You already know the meaning of Ombre from my blog Ombre Eyes (if not duck across and read it now!), so lets get straight to it! Ombre is a massively popular trend in hair. It can be done with blondes, browns, auburns, or whatever colour you choose. The technique has developed to such a level of expertise that now the best colour technicians have down pat the perfect blend or fade that is the signature of successful ombre…
So what’s the difference between Balayage and Ombre?
Balayage is a French colouring technique that was developed in the 1970s. It’s a freehand technique where the colour is painted onto the hair to add highlights in a gradual blend as opposed to doing traditional highlighting with foils that are the one colour from root to end.
Balayage application technique gives the colourist greater in create a soft and customized colour result, that will not give a defined demarcation/noticable regrowth, but rather have an ombre effect where the applied colour blends seamlessly into your natural or base colour.
Ombre can be subtle or dramatic. You can see in the examples below colour is painted lightly around the roots to mid lengths and heavier on the ends to create a natural sun-kissed look. The process varies depending on the length of the hair and the desired result.
Here are some subtle Balayage ombre colours…
The resulting look from dramatic Ombre is sort of like the examples above taken to the extreme; that is, adding more contrast in colour and creating a noticable fade. Ombre involves shading the hair from dark to light, usually roots being the darkest and ends the lightest, however there is also the trend seen every now and then of the reverse ombre. Hair is teased and then colour applied to achieve a seamless shading of the chosen colour.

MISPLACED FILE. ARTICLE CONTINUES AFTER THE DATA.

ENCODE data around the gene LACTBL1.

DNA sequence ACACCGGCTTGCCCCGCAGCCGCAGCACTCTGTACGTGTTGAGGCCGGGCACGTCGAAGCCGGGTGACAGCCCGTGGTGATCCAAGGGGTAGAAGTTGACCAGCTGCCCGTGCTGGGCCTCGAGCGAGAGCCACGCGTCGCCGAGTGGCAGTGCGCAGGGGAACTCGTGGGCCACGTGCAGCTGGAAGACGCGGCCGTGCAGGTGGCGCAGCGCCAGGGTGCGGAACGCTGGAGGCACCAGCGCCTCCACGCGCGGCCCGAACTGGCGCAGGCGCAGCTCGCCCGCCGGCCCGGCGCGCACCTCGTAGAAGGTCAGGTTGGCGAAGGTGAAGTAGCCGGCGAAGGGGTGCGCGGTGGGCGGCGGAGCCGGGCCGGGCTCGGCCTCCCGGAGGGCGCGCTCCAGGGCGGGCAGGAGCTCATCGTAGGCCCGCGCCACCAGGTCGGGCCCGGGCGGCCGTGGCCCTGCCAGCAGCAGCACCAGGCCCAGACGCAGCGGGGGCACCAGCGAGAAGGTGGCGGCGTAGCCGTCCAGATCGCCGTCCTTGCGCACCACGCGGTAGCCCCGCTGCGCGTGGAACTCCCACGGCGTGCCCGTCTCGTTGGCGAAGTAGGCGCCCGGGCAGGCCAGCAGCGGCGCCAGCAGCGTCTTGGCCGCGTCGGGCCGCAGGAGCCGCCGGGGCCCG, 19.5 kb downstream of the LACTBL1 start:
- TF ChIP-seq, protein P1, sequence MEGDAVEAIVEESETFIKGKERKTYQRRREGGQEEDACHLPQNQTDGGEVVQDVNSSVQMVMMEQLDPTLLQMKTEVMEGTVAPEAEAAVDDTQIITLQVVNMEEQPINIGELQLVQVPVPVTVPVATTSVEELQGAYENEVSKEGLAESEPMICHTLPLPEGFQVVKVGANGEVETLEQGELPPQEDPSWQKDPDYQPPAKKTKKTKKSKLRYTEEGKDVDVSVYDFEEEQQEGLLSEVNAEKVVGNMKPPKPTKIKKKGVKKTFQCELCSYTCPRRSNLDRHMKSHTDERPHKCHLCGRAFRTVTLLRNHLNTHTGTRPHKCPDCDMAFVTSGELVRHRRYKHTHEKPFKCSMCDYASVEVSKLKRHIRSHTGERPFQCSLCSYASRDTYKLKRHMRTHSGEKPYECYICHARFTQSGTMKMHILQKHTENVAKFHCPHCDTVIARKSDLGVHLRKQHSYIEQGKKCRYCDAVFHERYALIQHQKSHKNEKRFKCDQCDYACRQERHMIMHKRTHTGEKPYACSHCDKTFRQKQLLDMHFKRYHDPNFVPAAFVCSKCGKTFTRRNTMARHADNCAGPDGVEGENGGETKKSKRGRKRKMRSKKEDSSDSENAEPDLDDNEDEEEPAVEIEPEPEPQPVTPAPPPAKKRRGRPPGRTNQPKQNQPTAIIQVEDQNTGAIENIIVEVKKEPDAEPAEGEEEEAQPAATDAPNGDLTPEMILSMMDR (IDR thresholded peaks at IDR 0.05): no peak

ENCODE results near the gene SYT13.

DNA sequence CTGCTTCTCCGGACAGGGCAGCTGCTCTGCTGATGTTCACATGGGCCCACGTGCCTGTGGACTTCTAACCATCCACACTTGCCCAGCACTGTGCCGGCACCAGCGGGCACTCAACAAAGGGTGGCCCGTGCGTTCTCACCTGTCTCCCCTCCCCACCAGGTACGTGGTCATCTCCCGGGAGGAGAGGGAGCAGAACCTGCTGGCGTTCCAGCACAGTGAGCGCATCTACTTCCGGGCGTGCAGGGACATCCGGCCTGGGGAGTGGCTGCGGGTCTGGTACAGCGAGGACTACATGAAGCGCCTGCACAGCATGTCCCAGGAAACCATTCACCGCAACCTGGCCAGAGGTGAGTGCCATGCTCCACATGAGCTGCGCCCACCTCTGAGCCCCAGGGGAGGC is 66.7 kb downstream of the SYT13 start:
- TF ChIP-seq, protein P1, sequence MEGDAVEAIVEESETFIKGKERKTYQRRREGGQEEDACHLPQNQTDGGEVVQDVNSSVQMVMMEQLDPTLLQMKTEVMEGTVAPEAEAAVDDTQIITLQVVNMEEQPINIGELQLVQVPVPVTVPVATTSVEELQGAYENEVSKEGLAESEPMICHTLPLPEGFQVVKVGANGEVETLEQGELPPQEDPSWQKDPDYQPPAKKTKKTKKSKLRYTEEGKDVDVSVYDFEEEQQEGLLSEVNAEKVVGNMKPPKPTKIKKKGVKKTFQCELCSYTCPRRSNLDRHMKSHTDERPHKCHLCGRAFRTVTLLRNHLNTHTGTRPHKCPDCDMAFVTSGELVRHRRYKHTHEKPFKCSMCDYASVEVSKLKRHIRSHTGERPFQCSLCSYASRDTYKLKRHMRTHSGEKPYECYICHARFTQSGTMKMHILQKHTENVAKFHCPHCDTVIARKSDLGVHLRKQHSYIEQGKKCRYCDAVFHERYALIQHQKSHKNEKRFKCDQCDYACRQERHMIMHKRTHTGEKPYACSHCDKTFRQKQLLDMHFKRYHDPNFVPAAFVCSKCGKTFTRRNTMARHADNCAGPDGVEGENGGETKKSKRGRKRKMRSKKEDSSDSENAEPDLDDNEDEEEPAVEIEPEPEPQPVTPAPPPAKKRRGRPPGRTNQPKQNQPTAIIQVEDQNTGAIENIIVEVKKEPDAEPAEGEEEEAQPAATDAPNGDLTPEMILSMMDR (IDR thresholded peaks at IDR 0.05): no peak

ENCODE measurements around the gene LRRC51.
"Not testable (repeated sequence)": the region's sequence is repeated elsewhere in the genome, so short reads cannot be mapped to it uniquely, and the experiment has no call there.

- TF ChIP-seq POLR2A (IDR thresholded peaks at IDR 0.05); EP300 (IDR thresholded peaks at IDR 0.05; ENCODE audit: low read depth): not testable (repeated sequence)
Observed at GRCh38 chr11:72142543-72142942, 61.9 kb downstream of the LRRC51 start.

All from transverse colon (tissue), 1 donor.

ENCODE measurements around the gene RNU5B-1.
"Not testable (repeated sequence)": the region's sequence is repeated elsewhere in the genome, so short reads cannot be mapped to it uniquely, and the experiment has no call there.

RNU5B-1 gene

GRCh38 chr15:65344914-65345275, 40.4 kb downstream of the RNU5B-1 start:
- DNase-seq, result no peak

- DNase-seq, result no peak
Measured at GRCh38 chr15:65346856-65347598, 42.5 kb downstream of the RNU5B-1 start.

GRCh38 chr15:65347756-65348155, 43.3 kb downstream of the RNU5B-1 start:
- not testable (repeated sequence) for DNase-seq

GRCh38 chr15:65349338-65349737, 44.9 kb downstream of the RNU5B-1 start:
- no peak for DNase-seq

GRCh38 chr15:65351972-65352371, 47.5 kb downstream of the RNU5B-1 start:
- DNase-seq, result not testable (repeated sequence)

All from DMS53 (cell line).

Why choose Ombre Balayage?
- Ombre is potentially less maintenance than a solid colour or highlights if you have your own natural colour, or one tone deeper or lighter, as the root/base colour. If this is the case you won’t have to be religious over the timing of your appointments. That is unless you still want to cover grey.
- it is creative colour.
- The style has a bit more edge and flavour in comparison to standard highlights.
- Ombre Balayage can look soft, feminine and romantic in longer lengths of hair.
- Darker root colour frames the face, and lighter mid lengths to ends are not so solid or harsh, adding softness to the style and colour.
- It can be done gradually so that you are not shocked and your hair is not damaged with the colour change.
Here are some dramatic Ombre light to dark and dark to light colour transitions…
So, what are your thoughts? What do you like and will you be trying any of these colour trends yourself? Is dramatic Ombre too styled or passe for you? Do you prefer the softness of a subtle Balayage? Or do you love how striking dramatic Ombre is? Do you already have or have you experienced these hair colouring techniques and styles before?